Wednesday, May 16, 2018


From: 

A note on Arab antisemitism
Yehoshafat Harkabi  (1970)   

The argument that the Arabs, being themselves Semites, cannot be antisemitic is only a quibble, for antisemitism means hatred of the Jews and not of the Semites. 

The fact that Arabs could see the moral havoc antisemitism has wrought
in Germany, and still not be inhibited, indicates the vehemence of their antisemitism. True, the Germans destroyed millions of Jews, but after reading what Arabs write about Israel I cannot escape the impression that many Arabs also harbour such a dream. It may be that such desires are more prevalent and central in Arab society than they were in the German society. 

Arabs have gone far in their vilification of Israel and the Jews, and the way back is not short.

There is now a tendency in some Arab quarters to give an Islamic form to Arab antisemitism. Many examples are found in the monthly magazine of Al-Azhar, the oldest and principal Islamic university in Cairo. In its October 1968 issue,
a religious dignitary evokes a tradition (hadith) according to which Muhammed declared that a Muslim slaughter of the Jews will precede the day of resurrection. The learned sheik asserts the authenticity of this tradition and its importance
as a gospel. He explains that killing Jewish minorities, whose position in the Arab countries was low, was unbecoming. (This illustrates the basic attitude toward the Jews. The Koran decreed(KK, 58; III, 108) that they should be in a low and miserable position.) Thus, God ordained that the Jews would get an aggressive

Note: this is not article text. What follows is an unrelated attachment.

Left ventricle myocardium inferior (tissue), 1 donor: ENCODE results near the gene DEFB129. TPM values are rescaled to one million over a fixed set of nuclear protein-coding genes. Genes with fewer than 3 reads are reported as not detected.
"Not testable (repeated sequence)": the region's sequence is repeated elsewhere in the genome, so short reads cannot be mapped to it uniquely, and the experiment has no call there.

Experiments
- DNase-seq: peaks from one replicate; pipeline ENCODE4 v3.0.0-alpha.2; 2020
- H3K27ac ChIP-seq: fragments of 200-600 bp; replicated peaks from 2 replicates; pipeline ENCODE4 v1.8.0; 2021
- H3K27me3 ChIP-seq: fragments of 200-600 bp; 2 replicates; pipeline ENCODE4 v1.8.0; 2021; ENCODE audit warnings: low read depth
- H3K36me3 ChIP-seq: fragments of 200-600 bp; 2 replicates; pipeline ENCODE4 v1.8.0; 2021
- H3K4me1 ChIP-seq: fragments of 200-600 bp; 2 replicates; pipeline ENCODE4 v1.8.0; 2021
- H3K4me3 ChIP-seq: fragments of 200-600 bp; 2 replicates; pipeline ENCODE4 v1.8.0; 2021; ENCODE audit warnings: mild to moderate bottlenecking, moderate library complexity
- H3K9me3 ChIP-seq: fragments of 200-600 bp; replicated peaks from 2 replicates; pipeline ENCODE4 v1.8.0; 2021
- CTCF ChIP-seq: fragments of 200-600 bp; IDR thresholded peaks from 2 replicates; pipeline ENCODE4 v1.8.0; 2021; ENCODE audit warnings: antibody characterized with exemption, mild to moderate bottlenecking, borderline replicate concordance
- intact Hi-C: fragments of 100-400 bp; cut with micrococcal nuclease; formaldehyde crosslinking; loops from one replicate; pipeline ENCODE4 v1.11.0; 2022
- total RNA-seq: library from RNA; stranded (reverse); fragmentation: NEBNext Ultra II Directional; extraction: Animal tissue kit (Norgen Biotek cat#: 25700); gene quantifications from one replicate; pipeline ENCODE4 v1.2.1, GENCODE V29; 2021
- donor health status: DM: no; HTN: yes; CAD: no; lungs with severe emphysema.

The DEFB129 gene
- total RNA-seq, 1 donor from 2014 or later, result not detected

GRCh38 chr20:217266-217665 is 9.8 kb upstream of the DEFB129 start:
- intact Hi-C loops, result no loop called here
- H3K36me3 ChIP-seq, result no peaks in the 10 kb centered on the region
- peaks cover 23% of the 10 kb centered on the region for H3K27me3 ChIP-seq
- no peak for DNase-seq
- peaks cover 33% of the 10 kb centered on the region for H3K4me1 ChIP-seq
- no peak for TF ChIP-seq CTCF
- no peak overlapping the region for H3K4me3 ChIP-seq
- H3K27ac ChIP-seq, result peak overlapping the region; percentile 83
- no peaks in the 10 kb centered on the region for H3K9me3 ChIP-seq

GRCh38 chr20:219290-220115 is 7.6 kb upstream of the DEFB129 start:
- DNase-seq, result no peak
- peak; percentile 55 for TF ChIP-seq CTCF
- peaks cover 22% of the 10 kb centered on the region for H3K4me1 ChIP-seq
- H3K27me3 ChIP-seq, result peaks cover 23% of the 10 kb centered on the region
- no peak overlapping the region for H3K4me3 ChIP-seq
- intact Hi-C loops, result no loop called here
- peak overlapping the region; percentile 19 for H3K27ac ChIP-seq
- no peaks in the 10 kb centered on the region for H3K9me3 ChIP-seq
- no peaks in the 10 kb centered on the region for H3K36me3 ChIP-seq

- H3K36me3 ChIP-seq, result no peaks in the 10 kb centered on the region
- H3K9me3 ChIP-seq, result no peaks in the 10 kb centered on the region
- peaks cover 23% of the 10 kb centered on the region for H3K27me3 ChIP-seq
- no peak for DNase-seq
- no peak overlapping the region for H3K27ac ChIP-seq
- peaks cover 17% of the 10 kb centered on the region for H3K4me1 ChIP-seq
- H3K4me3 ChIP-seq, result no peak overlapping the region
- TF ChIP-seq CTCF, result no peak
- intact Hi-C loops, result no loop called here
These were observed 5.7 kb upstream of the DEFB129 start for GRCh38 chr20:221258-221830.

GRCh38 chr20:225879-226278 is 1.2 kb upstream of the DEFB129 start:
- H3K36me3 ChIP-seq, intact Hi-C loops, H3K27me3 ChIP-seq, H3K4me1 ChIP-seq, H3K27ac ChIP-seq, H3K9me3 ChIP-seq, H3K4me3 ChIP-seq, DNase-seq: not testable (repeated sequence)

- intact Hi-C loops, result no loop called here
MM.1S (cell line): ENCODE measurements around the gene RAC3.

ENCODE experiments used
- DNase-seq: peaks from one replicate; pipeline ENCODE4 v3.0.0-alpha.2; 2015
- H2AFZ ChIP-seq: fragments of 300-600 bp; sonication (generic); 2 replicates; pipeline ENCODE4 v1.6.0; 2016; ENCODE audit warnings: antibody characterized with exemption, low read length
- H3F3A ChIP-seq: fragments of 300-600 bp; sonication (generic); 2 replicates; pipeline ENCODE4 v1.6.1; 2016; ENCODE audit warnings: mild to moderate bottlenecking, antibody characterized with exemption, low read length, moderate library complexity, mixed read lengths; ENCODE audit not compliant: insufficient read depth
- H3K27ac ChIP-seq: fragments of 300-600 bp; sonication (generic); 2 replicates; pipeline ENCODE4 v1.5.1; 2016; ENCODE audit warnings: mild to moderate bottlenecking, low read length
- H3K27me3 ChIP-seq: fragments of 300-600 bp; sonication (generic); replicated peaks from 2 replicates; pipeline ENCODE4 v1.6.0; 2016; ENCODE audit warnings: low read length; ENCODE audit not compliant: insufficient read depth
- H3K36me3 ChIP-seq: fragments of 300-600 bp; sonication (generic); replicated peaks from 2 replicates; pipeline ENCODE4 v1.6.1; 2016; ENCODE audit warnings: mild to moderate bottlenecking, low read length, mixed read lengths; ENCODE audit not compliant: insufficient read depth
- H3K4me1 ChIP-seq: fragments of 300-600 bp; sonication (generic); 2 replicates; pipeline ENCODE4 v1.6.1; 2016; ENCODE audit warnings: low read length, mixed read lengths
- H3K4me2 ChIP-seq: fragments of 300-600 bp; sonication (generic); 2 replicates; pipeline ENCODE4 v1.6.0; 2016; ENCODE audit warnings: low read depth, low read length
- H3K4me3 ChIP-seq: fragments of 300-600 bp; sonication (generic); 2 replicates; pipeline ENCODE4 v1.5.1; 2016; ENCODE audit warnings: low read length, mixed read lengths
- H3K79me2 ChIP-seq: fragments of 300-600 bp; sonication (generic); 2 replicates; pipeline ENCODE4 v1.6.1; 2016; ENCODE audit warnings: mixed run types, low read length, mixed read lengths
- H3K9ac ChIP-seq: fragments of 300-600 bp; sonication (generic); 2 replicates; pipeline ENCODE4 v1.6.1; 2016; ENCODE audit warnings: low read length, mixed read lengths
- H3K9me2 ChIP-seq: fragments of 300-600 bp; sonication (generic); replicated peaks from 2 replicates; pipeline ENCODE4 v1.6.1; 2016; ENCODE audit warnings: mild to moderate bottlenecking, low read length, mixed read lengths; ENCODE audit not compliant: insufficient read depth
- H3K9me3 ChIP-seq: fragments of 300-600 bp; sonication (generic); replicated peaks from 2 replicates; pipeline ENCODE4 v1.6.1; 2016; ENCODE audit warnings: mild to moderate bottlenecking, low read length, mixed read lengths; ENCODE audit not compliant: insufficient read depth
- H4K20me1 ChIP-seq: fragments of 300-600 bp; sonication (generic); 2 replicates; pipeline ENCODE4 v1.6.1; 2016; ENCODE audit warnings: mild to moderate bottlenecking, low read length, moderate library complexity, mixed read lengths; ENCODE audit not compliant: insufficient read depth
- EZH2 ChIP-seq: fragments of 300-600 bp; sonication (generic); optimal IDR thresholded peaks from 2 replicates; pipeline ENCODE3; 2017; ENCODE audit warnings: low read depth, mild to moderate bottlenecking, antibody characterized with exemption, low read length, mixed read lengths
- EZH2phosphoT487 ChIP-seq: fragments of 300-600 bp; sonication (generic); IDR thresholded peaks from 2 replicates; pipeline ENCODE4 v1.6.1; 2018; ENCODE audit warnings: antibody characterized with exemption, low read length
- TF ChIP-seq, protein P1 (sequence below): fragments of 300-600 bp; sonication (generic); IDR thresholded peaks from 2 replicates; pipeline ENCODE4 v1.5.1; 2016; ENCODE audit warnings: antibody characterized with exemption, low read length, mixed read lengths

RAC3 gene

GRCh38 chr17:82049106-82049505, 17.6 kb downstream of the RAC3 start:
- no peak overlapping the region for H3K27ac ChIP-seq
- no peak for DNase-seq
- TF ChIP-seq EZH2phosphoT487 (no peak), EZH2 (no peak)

state and attain power, so that henceforth the hadith may be realized. The hidden meaning of this tradition, he argues, will thus unfold. Theological justification is given to politicide genocide and a comforting explanation to Arab defeats. Had there been a similar article in Christian publication, there would have a been an uproar of protest.

Professor R. I. Al-Fruki has given a series of lectures in the Arab League Institute of High Arab Studies on "The Origins of Zionism are in the Jewish Religion", in which he analyzes Judaism disparagingly. 

Arab efforts to differentiate between Judaism and Zionism usually founder. Both are too frequently described in Arab writings as identical (sinwaan), or else Zionism is said to be only "the executive mechanism" of Judaism. "World Zionism" and "world Jewry" are treated as identical. 

Thus it is no wonder that anti-Zionist Jews are stigmatized as hypocritical and fraudulent.

I do not argue that Arab antisemitism has social or religious roots; its origins are mainly political. Nevertheless, it is not an accidental growth in the Arab stand against Israel. The need to substantiate the evil of Israel, as. a state that deserves a death verdict, produced an inclination to present its evil as profound.

0 Comments:

Post a Comment

Links to this post:

Create a Link

<< Home